Tanzanian writer Abdulrazak Gurnah was awarded the Nobel Prize for Literature on Thursday for works that explore the legacies of imperialism on uprooted individuals.
Gurnah, who was born and grew up on the island of Zanzibar but came to England as a refugee at the end of the 1960s, was honoured "for his uncompromising and compassionate penetration of the effects of colonialism and the fate of the refugee in the gulf between cultures and continents," the Swedish Academy said.
Gurnah has published 10 novels and a number of short stories.
He is best known for his 1994 novel "Paradise", set in colonial East Africa during the First World War, which was shortlisted for the Booker Prize for Fiction.
The theme of the refugee's disruption runs throughout his work.
Born in 1948, Gurnah began writing as a 21-year-old in England.
Although Swahili was his first language, English became his literary tool.
The Nobel Prize comes with a medal and a prize sum of 10 million Swedish kronor (about 980,000 euros, $1.1 million).
Last year, the award went to US poet Louise Gluck.
Ahead of Thursday's announcement, Nobel watchers had suggested the Swedish Academy could choose to give the nod to a writer from Asia or Africa, following a pledge to make the prize more diverse.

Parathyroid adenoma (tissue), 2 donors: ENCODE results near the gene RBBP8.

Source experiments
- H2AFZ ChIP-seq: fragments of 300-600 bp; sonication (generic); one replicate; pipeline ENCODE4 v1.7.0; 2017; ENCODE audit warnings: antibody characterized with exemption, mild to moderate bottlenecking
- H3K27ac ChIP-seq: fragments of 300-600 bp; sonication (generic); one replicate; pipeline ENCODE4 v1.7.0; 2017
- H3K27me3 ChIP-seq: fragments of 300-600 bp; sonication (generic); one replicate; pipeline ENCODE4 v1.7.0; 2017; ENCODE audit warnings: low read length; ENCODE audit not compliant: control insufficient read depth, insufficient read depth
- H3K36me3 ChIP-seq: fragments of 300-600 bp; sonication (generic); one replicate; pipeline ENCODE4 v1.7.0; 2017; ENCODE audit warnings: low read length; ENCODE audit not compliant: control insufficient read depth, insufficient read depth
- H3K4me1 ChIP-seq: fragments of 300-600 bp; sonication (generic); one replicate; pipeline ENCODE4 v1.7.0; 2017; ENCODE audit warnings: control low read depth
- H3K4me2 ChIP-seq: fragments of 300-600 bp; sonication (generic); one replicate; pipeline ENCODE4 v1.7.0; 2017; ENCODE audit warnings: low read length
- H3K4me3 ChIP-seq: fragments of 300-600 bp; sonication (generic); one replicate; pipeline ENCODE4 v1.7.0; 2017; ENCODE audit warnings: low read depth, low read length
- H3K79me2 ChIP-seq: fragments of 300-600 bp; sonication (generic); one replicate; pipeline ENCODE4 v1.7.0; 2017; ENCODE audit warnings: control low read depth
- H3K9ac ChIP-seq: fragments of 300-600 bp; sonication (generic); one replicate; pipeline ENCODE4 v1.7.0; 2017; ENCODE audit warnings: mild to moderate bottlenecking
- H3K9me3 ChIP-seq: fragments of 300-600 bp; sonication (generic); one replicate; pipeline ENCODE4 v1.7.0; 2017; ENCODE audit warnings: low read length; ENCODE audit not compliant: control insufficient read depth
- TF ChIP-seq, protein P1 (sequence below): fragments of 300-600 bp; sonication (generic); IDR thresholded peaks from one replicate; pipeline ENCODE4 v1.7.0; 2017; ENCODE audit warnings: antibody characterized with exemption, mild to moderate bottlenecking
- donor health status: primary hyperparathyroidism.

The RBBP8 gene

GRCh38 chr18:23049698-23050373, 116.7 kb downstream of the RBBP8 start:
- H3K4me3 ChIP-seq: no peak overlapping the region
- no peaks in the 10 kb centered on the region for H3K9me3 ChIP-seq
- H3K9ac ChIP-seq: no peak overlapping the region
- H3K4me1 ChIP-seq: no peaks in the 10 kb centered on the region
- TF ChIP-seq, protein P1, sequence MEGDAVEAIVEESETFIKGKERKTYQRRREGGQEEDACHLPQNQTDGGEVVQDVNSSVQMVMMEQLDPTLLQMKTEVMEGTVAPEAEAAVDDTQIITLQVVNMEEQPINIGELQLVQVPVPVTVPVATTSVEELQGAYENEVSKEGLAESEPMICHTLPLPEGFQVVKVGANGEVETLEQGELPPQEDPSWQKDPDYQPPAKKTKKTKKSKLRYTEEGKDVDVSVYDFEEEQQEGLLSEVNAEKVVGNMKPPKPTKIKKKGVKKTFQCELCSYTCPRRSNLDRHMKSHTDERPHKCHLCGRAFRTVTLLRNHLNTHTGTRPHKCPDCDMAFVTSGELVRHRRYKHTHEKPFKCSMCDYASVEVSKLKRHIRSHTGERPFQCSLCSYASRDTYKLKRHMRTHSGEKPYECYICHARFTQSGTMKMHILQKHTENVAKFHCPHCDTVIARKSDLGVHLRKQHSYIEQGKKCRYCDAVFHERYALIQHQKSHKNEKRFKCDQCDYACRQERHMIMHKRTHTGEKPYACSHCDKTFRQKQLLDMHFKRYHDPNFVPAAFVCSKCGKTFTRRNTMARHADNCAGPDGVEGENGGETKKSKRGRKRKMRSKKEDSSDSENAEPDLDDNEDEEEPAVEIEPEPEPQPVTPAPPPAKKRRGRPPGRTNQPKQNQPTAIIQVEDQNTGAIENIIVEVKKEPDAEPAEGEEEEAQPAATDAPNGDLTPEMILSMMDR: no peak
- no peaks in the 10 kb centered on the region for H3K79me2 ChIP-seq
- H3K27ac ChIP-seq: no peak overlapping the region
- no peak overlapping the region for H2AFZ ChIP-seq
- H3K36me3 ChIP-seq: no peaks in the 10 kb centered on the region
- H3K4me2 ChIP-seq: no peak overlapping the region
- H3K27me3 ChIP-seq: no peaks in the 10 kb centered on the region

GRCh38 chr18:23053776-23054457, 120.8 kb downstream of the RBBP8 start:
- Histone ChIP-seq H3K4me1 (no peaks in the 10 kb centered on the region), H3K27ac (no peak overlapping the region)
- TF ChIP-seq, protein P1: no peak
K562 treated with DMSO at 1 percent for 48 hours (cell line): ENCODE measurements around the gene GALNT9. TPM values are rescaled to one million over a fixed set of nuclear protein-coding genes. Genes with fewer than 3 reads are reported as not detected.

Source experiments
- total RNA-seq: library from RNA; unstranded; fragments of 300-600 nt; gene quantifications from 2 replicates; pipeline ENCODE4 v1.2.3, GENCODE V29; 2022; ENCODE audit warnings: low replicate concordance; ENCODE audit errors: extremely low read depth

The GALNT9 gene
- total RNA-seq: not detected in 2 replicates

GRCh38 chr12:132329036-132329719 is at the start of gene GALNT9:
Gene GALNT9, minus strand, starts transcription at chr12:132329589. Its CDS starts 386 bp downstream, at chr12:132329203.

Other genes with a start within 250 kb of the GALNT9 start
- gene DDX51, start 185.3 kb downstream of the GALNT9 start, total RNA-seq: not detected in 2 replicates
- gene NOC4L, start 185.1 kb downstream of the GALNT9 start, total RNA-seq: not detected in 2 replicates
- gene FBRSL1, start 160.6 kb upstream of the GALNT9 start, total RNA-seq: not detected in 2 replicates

It has crowned mainly Westerners in its 120-year existence.
Of the 118 literature laureates since the first Nobel was awarded in 1901, 95 -- or more than 80 percent -- have been Europeans or North Americans.
Gurnah would have normally received the Nobel from King Carl XVI Gustaf at a formal ceremony in Stockholm on December 10, the anniversary of the 1896 death of scientist Alfred Nobel who created the prizes in his last will and testament.
But the in-person ceremony has been cancelled for the second straight year due to the pandemic and replaced with a televised ceremony showing the laureates receiving their awards in their home countries.